George Washington Papers

To George Washington from James McHenry, 14 June 1796

War Office 14 June 1796


I have the honour to lay before you the proceedings and sentence of a court-martial on Lieut. Simon Geddis, and several papers and letters connected therewith.

Lieut. Geddis having prayed for a new trial, I shall wave any remarks upon his case, and confine myself to the reasons which favour such an application.

It is declared, in the articles of war, vz. Art. 1. for the administration of justice, that, "General courts-martial may consist of any number of commissioned officers from five to thirteen, inclusively; but they shall not consist of less than thirteen where that number can be convened without manifest injury to the service."

This article discovers great solicitude that general courts-martial should consist of the highest number of members it prescribes; and implies very strongly, that every number inclusively between five and thirteen, is to be sought for, and prefered to that of five. It does more. It expresly precludes five members from being considered as a constitutional general court-martial, whenever thirteen can be convened, without manifest injury to the service.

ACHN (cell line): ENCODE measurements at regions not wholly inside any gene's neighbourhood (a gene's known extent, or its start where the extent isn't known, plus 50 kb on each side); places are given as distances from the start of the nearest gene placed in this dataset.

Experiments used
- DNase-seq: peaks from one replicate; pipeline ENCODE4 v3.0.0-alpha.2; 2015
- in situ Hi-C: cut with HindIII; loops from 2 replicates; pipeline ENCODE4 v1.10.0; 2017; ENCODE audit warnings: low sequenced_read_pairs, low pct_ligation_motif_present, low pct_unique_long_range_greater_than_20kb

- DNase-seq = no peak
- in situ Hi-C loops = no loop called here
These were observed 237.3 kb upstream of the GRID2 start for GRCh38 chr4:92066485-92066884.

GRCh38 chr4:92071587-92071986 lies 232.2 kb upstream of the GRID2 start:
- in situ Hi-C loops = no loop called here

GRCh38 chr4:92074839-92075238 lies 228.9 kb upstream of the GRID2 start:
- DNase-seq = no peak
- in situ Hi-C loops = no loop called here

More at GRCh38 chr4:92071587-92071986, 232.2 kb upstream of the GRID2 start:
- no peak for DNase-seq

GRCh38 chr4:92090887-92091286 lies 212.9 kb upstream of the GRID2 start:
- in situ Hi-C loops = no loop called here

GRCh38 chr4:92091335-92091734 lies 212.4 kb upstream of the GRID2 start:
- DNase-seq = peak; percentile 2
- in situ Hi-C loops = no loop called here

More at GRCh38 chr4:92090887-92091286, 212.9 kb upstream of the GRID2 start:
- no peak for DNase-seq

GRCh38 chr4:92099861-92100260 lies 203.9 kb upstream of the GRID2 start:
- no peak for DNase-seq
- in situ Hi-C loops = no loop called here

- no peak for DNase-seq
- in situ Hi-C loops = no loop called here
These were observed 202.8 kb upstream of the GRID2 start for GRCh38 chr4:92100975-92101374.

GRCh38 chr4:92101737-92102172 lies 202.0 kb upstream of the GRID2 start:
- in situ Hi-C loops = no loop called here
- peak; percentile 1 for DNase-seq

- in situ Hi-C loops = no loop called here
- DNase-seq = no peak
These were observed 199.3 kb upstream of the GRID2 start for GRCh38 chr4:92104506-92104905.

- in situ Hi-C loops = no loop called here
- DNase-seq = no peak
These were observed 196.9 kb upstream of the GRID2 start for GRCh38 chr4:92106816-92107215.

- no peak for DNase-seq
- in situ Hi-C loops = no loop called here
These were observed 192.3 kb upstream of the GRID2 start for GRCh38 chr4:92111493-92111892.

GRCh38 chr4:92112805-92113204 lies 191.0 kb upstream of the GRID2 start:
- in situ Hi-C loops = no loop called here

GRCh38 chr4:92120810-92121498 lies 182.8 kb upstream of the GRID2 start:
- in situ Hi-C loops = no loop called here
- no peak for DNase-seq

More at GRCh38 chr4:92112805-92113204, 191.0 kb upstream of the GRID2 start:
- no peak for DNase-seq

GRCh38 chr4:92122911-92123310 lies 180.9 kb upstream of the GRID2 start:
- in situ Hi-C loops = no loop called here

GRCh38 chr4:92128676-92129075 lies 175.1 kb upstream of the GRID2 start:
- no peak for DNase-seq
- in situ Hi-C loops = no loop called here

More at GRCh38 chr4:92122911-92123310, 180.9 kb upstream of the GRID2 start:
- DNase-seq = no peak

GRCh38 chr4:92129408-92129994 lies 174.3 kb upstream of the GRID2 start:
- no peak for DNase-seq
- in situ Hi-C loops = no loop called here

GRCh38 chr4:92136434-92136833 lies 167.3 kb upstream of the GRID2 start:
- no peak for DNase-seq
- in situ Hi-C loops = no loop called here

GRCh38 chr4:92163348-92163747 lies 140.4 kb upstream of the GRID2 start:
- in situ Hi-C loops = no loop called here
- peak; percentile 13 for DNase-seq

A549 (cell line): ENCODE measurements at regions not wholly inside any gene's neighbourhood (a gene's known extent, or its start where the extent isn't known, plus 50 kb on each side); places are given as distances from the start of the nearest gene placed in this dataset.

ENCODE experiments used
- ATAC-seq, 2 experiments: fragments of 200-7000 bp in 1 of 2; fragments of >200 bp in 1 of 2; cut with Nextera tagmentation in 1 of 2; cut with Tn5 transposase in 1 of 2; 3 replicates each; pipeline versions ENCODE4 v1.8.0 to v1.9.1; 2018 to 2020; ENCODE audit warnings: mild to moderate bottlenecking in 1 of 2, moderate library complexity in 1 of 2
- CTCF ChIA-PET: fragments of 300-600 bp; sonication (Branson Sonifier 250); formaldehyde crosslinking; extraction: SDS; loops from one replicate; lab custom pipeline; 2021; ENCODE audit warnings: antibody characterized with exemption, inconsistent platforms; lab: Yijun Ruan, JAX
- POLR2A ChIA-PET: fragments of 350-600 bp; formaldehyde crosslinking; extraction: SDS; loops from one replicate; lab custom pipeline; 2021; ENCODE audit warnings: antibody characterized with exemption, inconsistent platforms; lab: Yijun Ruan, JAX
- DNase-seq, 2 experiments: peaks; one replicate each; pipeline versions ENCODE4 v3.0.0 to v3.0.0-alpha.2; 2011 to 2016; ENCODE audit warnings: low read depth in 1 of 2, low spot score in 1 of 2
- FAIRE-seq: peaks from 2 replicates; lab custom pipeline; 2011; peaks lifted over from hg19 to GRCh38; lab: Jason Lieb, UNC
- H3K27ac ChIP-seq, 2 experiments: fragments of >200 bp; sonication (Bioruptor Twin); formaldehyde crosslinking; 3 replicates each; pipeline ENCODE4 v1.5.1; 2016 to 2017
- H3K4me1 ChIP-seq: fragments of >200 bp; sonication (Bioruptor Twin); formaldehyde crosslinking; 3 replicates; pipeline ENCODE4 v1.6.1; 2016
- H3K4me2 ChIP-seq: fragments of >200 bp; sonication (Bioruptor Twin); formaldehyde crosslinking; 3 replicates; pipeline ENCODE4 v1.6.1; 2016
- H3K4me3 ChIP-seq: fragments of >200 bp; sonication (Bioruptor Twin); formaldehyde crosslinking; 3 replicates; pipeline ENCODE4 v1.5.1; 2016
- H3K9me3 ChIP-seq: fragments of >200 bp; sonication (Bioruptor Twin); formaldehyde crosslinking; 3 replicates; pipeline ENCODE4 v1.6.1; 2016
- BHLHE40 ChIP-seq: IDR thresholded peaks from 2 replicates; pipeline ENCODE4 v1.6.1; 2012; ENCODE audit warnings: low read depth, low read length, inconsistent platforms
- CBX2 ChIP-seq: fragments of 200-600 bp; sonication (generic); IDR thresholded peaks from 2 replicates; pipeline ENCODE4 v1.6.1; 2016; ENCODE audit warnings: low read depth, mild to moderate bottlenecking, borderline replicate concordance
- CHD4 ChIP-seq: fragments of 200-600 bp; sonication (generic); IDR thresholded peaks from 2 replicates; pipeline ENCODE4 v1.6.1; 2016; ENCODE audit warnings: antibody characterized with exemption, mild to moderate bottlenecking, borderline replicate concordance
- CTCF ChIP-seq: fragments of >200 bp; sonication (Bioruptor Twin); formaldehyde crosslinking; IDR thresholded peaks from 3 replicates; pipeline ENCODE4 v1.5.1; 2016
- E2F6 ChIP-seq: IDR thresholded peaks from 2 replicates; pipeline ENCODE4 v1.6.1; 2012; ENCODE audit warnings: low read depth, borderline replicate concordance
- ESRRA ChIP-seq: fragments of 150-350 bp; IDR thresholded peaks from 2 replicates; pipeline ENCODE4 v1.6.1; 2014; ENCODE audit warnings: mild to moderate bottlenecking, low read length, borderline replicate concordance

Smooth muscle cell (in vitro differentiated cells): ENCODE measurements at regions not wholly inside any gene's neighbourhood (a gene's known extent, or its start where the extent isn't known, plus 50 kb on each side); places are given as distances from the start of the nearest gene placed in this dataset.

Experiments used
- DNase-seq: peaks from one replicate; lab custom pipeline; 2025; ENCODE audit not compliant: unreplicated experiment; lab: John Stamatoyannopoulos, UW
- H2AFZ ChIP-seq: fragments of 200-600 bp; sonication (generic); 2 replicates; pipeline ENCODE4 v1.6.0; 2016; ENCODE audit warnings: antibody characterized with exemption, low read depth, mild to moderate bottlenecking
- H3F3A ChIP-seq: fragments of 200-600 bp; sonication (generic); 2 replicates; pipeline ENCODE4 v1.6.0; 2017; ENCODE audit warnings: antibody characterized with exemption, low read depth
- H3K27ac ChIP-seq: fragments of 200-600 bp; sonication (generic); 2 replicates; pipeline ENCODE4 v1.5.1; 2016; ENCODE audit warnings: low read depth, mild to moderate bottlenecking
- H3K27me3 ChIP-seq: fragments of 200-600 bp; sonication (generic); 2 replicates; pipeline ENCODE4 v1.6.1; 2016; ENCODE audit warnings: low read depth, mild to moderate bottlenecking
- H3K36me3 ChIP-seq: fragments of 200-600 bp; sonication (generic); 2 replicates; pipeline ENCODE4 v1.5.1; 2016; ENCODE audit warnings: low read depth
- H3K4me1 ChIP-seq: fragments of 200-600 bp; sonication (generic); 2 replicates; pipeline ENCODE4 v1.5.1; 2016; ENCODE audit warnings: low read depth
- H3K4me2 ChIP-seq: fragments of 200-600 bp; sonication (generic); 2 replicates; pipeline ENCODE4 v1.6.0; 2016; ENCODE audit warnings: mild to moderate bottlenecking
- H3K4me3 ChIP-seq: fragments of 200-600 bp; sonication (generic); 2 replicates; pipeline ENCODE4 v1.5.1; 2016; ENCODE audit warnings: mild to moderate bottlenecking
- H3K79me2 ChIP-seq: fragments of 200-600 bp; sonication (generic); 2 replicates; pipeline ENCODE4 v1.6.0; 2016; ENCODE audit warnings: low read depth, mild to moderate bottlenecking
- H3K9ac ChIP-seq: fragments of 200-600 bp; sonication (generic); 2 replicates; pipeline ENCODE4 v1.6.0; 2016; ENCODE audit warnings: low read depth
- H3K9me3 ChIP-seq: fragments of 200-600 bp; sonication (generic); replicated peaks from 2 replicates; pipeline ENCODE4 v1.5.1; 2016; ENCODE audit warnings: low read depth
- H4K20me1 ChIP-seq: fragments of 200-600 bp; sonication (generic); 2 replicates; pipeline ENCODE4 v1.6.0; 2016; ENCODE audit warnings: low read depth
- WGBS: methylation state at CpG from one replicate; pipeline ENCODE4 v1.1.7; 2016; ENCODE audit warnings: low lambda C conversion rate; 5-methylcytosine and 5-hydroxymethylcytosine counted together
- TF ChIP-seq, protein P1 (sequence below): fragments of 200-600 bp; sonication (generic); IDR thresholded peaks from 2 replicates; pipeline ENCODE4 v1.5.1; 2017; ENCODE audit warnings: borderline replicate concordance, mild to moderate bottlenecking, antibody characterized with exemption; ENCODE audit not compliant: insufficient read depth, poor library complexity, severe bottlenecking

A general court martial therefore, which should consist of five members only, could not be held to be legal, unless it should be evident that more members could not have been added, so as to approach it to thirteen without manifest injury to the service.

Viewing the question in this aspect, it might be proper, that the fact should be ascertained, whether the situation of the garrison or corps at West-Point, (at the time when the court tried Lt Geddis) was such, as to render a limitation of its members to five an indispensible measure.

If upon inquiry it should emerge, that the situation of things at that time would have admitted of the higher number, or a nearer approach to the highest, a new trial may be considered as a necessary consequence.

I would submit therefore the propriety of returning the proceedings to the commandant of the corps at West Point, with instructions to make the necessary investigation, and grant a new trial, if it should appear to him, that a greater number of members than five might have been convened at that time, "without manifest injury to the service." I have the honour to be with the greatest respect, Sir your most ob. st

James McHenry

DLC: Papers of George Washington.

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